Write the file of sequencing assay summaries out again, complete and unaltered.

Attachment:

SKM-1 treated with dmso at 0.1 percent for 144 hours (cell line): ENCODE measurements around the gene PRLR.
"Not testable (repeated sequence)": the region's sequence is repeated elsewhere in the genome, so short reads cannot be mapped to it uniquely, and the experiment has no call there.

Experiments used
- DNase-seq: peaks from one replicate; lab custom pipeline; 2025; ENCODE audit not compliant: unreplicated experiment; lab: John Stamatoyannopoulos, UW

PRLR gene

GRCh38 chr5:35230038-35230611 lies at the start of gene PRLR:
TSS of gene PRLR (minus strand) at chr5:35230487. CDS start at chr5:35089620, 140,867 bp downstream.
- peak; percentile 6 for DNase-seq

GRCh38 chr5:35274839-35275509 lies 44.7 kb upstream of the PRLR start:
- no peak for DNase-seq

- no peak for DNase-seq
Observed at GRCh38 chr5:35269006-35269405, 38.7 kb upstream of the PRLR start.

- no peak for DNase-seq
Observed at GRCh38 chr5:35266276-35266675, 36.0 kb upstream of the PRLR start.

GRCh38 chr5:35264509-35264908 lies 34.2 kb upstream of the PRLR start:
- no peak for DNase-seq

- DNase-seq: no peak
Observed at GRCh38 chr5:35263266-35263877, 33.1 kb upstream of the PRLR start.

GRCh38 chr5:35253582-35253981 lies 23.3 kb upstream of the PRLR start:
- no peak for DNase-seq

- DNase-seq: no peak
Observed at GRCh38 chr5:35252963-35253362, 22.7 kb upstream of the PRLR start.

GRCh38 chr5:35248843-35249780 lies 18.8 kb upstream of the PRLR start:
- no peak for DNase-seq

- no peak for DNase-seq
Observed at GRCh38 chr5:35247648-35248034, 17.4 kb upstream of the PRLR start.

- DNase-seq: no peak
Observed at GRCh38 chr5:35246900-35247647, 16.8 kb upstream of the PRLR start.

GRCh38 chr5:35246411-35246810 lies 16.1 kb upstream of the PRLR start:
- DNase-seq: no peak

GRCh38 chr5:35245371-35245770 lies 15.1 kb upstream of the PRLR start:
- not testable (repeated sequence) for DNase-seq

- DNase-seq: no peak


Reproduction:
SKM-1 treated with dmso at 0.1 percent for 144 hours (cell line): ENCODE measurements around the gene PRLR.
"Not testable (repeated sequence)": the region's sequence is repeated elsewhere in the genome, so short reads cannot be mapped to it uniquely, and the experiment has no call there.

Experiments used
- DNase-seq: peaks from one replicate; lab custom pipeline; 2025; ENCODE audit not compliant: unreplicated experiment; lab: John Stamatoyannopoulos, UW

PRLR gene

GRCh38 chr5:35230038-35230611 lies at the start of gene PRLR:
TSS of gene PRLR (minus strand) at chr5:35230487. CDS start at chr5:35089620, 140,867 bp downstream.
- peak; percentile 6 for DNase-seq

GRCh38 chr5:35274839-35275509 lies 44.7 kb upstream of the PRLR start:
- no peak for DNase-seq

- no peak for DNase-seq
Observed at GRCh38 chr5:35269006-35269405, 38.7 kb upstream of the PRLR start.

- no peak for DNase-seq
Observed at GRCh38 chr5:35266276-35266675, 36.0 kb upstream of the PRLR start.

GRCh38 chr5:35264509-35264908 lies 34.2 kb upstream of the PRLR start:
- no peak for DNase-seq

- DNase-seq: no peak
Observed at GRCh38 chr5:35263266-35263877, 33.1 kb upstream of the PRLR start.

GRCh38 chr5:35253582-35253981 lies 23.3 kb upstream of the PRLR start:
- no peak for DNase-seq

- DNase-seq: no peak
Observed at GRCh38 chr5:35252963-35253362, 22.7 kb upstream of the PRLR start.

GRCh38 chr5:35248843-35249780 lies 18.8 kb upstream of the PRLR start:
- no peak for DNase-seq

- no peak for DNase-seq
Observed at GRCh38 chr5:35247648-35248034, 17.4 kb upstream of the PRLR start.

- DNase-seq: no peak
Observed at GRCh38 chr5:35246900-35247647, 16.8 kb upstream of the PRLR start.

GRCh38 chr5:35246411-35246810 lies 16.1 kb upstream of the PRLR start:
- DNase-seq: no peak

GRCh38 chr5:35245371-35245770 lies 15.1 kb upstream of the PRLR start:
- not testable (repeated sequence) for DNase-seq

- DNase-seq: no peak